The ginormous 1055-foot Carnival Panorama now calls Long Beach home.
Her naming ceremony was Tuesday, Dec. 10, complete with "Wheel of Fortune’s" Vanna White as godmother. There were fireworks, fancy canapés, and bands playing in celebration as Carnival Cruise Lines officially welcomed its 27th ship and the third vessel in the popular Vista class.
The 133,500-ton ship is swell in every sense of the word.
Following Wednesday’s inaugural three-day voyage to Ensenada, Carnival Panorama will launch year-round seven-day Mexican Riviera cruises from Long Beach, loading first on Saturday, Dec. 14. Carnival Panorama is the 15th ship built in Venice, a Long Beach Friendship City, by Fincantieri.
The ship will be here year-round every Saturday, becoming the line's first new ship home-ported on the West Coast in more than 20 years. She will stop at three ports: Cabo San Lucas, Mazatlan and Puerto Vallarta. Each week as many as 5,146 travelers will sail on board.
To quote "Leave it to Beaver" Theodore “The Beaver” Cleaver, “Gee, that’s swell.”
Swell can also mean an increase in sound, amount, or intensity. Long Beach-based cruise ships sizes have swollen from the 855-foot Carnival Imagination and Carnival-Inspiration vessels to bigger Vista Class vessels, which are designed so eighty-five percent of the staterooms have ocean views.
Sailors know about swells and rough seas. Swells are basically waves formed by wind that blows over a large stretch of sea.
“Carnival Panorama is a wonderful addition to the fleet and she passed all of its maneuvers and tests with flying colors,” said Carnival Panorama Captain Carlo Queirolo.
So that means she should fare well in heavy swells despite her super structure 15-deck height.
According to Vocabulary.com, “In the 1930s, swell became a popular slang term meaning great or excellent. But it also can describe a wealthy, elegant person.” Traditionally, a group of swells are the types you would find in an F Scott Fitzgerald book dining in a fancy restaurant wearing monogrammed shirts.
A maiden voyage Facebook passenger group was formed last March by Rancho Cucamonga realtor Scott Phares, who said “I’ve been waiting 627 days since I booked this cruise — excited to finally see her.” The single 42-year-old man formed the interest group so that passengers could bond prior to the cruise.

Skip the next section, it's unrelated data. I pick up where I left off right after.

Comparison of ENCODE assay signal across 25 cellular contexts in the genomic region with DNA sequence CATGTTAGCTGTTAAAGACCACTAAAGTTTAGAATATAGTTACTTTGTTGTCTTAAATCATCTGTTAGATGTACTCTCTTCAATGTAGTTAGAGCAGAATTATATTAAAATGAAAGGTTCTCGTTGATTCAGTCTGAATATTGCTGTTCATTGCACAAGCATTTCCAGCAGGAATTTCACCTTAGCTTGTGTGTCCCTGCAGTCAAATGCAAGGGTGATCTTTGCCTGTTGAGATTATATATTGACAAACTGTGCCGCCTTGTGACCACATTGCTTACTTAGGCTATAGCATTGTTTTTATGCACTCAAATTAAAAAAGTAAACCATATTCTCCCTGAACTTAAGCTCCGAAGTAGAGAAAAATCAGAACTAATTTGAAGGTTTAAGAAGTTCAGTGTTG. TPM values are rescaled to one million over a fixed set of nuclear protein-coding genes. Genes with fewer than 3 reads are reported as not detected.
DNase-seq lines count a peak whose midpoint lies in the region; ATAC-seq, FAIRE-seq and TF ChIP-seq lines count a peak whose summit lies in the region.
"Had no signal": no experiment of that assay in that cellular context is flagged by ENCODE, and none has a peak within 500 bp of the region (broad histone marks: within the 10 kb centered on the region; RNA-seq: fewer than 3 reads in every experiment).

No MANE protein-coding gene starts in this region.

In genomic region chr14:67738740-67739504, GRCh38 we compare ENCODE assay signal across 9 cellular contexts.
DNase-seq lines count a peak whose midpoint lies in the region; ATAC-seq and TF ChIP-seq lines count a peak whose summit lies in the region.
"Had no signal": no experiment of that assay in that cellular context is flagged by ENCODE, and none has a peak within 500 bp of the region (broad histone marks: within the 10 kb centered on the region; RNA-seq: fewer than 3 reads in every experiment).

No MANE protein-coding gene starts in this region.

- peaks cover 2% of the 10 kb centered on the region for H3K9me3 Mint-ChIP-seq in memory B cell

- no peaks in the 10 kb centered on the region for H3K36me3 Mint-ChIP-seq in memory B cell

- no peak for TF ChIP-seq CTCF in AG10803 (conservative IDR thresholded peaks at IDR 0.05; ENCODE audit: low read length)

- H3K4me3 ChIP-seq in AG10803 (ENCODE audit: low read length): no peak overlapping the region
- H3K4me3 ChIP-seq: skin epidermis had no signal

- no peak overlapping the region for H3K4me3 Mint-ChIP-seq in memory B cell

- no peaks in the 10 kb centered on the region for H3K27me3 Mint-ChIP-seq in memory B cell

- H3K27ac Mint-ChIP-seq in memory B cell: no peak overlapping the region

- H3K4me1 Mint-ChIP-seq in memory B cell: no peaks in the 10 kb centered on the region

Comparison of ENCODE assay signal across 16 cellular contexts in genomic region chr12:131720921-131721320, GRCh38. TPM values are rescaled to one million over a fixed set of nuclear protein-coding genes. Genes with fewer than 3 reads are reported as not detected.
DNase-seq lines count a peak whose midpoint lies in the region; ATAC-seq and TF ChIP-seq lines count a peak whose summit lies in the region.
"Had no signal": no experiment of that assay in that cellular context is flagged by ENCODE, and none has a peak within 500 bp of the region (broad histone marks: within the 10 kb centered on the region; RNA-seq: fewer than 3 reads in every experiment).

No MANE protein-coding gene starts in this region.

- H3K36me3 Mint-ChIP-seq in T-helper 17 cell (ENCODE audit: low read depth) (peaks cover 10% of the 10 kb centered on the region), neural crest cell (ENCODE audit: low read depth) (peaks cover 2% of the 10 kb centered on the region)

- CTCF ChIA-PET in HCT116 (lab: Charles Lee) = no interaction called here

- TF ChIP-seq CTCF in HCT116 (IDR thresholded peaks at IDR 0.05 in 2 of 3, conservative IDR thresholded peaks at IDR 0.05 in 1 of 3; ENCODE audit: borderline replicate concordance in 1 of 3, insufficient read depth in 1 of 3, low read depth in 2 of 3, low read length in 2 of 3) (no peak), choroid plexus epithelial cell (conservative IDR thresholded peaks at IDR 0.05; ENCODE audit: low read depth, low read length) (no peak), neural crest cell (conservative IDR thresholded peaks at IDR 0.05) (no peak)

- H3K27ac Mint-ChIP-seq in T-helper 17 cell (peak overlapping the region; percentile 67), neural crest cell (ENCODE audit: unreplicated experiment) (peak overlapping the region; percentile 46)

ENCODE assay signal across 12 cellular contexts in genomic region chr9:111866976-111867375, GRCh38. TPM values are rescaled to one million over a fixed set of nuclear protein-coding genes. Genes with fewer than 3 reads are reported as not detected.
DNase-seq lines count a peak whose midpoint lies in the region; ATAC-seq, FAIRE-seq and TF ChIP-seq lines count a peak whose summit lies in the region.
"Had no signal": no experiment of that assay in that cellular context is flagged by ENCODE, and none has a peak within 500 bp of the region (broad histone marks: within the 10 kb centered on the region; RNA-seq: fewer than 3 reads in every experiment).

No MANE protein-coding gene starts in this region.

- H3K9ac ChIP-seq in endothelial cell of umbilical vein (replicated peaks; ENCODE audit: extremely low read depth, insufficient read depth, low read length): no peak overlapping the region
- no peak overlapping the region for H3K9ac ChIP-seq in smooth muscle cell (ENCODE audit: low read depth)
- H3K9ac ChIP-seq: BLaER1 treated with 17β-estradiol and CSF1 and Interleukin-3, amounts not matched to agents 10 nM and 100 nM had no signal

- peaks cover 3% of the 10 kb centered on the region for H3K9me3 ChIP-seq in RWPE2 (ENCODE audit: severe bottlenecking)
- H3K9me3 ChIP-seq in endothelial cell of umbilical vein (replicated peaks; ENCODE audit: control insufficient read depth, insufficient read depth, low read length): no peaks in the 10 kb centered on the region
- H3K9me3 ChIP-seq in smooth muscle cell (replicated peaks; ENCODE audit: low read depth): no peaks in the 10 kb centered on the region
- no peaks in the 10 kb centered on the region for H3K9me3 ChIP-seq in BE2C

Phares has been sailing on cruise ships since 2000, and enjoys serving as a catalyst for fun on board. He said, “I view our group as a forum for the exchange of positive ideas to enhance the cruising experience.”
Clearly these folks are the swells of Carnival Panorama.
Now at 732 members, the group has planned toga parties, a Christmas Ornament exchange and an ugly sweater contest in addition to the cruise line’s activities. They have even booked an Ensenada cantina for the day on shore. These party-cruisers have spent months preparing; no wonder the ship was voted as the most anticipated new cruise ship for 2019 in the fifth annual Cruise Hive Cruise Ship Awards.
Group members post questions and experienced cruisers help with answers. One member asked if he should bring fishing gear on board to fish from his cabin, another asked if they brought a screw cap bottle of wine on board would corkage fees still apply. Absurd queries are answered respectfully.
More than 300 Panorandos (their self-proclaimed nickname) paid to attend a meet and greet on the Queen Mary last Tuesday to help jumpstart the party. They have designed commemorative medallions, maiden voyage T-shirts and door decorations.
But what makes them really swell is the fundraiser that Phares initialed for St. Jude Children’s Research Hospital®. So far, the passengers on the original roll call group have raised $11,000 and plan to collect more with silent auctions and other events on board. Their efforts support Carnival Cruise Line’s goal to raise $33 million in the next five years for St. Jude.
Welcome home Carnival Panorama. So glad your passengers will do more than “Choose Fun.”
My heart swells with pride.